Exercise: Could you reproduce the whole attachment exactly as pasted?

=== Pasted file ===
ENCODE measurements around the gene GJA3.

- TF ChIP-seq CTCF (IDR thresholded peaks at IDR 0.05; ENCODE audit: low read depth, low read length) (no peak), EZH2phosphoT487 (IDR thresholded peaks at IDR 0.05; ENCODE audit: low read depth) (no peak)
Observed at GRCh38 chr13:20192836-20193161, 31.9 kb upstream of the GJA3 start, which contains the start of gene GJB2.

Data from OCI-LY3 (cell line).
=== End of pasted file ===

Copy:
ENCODE measurements around the gene GJA3.

- TF ChIP-seq CTCF (IDR thresholded peaks at IDR 0.05; ENCODE audit: low read depth, low read length) (no peak), EZH2phosphoT487 (IDR thresholded peaks at IDR 0.05; ENCODE audit: low read depth) (no peak)
Observed at GRCh38 chr13:20192836-20193161, 31.9 kb upstream of the GJA3 start, which contains the start of gene GJB2.

Data from OCI-LY3 (cell line).